Elgar original reference
Edited by Reinhard Bachmann and Akbar Zaheer
Chapter 11: How is trust institutionalized? Understanding collective and long-term trust orientations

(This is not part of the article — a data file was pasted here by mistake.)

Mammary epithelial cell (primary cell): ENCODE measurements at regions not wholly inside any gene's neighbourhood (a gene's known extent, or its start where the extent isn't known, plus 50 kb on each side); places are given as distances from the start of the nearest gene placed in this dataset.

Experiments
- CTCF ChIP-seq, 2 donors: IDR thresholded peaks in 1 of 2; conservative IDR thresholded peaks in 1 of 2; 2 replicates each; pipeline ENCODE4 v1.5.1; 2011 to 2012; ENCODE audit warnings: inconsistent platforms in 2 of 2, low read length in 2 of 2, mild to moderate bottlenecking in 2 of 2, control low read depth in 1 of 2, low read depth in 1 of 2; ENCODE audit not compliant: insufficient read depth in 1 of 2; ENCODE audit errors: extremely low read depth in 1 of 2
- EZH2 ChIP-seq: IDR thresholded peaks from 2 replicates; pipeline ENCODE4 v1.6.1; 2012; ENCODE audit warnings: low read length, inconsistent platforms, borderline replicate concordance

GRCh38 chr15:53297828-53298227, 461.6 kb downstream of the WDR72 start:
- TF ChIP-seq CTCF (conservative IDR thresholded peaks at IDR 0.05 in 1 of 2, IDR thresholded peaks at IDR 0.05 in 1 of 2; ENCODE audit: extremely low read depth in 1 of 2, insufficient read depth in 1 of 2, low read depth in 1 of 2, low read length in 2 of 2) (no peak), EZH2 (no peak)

The idea that trust can be institutionalized obviously resonates with trust researchers. It is invoked frequently and across a wide range of different subfields of trust research. This seems unsurprising considering the promise this notion holds. If we achieve a deeper understanding of an institutionalization of trust, this opens a range of relevant and exciting questions up to analysis. Can trust be more than just a dyadic relationship? Can it be impersonalized to a meaningful degree, that is, can it become partially (sic!) independent of the individual participants to the relationship? Can it, for instance, become an attribute of an organization or a system instead? If so, how does it travel across analytical levels? And, last but not least, does institutionalization mean that trust can be made to last? That is, can it endure over long periods of time, displaying relative stability due to its institutionalized status, maybe even beyond the life span of interpersonal trust?
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